2010 Holyman Chardonnay

2010 Holyman Chardonnay

Andrew Graham

14th FEBRUARY 2013 / http://www.ozwinereview.com

More Tassie Goodness.

'We are so proud of these wines we put our own name to them! All of the fruit is estate grown, which for our Chardonnay it means not a lot. The block is at the top of the vineyard, so it is the first thing I see when I walk out of the house to go to work every day.'

That's laconic Stoney Rise/Holyman winemaker Joe Holyman at his best.

His wines are much more serious though. The philosophy for this Holyman Chardonnay is actually quite simple (in theory) with the stated aim to produce a Chardonnay that balances both acidity and flavour. Interestingly, Joe uses 100% new oak for this wine, yet the oak is bigger and the wine only spends 9 months (on full solids) in said barrels. I'm intrigued to see how it all balances out, for it works nicely.

You can smell the solids through the nose actually, all gumballs and leesy funk. At first I thought that winemaking was dominating things, but as the wine got warmer the fruit stepped up, filling out the wine behind the winemaking. It's still a fine, utterly cool climate and restrained wine that is mealy and funky but so very driven by acidity. I think I'd like to see less obvious oak, but I'm nitpicking on what is a wonderfully clever, finely textured modern Chardonnay, a wine to remind you of the crystalline delicacy of modern Tassie Chardonnay whilst you finish the bottle. Or at least I did.

Drink: 2013 - 2019
94 pts | 18.5/20

Winsor Dobbin

The Examiner / 13 May 2012

Gravelly Beach winemaker Joe Holyman is a very funny man, but he's deadly serious about the quality of his wines. Wild yeast fermentation and the use of expensive French oak have ensured that this an astutely judged wine full of interest and complexity, while the fruit is still allowed to speak. This was one of the wines that most impressed British guru Jancis Robinson when she visited Tasmania earlier this year.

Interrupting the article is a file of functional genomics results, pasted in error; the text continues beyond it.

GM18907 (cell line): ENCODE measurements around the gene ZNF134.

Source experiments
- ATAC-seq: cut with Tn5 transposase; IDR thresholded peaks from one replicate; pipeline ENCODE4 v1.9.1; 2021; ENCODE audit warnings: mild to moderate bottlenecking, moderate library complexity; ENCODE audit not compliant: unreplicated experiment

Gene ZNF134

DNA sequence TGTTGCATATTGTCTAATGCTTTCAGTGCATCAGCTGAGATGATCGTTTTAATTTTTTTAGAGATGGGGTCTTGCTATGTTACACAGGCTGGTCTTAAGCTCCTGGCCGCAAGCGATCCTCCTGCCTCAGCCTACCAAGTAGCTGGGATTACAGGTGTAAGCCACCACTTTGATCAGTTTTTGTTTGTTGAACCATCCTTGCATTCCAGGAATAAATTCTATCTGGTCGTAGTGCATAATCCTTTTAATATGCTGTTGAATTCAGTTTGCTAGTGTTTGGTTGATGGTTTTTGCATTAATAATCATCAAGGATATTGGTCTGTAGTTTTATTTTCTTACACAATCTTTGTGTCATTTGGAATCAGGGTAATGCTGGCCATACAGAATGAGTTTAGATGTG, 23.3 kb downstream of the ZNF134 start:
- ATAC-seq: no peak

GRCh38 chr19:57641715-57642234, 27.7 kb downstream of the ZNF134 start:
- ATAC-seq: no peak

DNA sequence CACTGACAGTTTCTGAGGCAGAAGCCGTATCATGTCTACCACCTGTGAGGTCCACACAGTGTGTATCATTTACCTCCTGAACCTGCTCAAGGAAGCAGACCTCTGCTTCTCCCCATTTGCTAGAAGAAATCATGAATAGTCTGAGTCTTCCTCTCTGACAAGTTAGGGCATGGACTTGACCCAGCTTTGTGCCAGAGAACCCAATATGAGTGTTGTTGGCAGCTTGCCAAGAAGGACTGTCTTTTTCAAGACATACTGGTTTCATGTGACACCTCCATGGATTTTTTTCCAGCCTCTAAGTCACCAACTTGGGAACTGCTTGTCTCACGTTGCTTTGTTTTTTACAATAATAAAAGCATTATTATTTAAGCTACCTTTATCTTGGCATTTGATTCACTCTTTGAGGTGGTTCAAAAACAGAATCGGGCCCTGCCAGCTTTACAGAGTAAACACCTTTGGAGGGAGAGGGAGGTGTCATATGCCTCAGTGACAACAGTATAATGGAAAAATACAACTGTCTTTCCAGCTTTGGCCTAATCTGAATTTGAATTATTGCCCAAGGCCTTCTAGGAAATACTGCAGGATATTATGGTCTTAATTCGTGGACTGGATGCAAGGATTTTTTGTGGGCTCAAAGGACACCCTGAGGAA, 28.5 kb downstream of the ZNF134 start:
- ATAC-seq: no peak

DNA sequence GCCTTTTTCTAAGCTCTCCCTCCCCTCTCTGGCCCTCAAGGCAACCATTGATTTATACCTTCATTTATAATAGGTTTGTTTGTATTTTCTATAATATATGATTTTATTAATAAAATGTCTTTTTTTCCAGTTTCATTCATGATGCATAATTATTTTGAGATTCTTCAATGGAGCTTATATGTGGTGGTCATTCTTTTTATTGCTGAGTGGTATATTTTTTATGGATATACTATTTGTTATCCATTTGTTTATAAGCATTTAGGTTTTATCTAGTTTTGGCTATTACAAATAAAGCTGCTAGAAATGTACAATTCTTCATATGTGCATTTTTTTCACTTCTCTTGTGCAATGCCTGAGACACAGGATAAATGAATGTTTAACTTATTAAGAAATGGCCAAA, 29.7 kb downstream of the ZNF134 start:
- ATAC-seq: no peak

Jancis Robinson

16 February 2012

A small proportion of their vines are Chardonnay. Whole-bunch pressed. 26-year-old vines. Straight into new 500-litre barrels. No malolactic fermentation. Substantial and juicy. Lovely texture. Just a tad dry on the end. Came off the lees in February 2011 to be bottled.

When to drink: 2012 - 2017
17 pts - Superior

Sarah Ahmed

The Wine Detective (UK) / February 2012

Made from 26 year old vines which Holyman reckons are planted to the Penfolds clone, there’s no issue with concentration here. He says this is a fuller wine than the cooler 2009 vintage but, since he’s not one to encourage malolactic ferments, it remains trim and well focused. Attractively savoury on the nose with a lemony undertow, in the mouth it’s ripe fruited and leesily textured with spicy pears, a hint of ginger even, followed by a long, limpid, mineral finish. The oak (100% new, but puncheons/500l) is worn lightly. Lovely intensity and texture. Very good.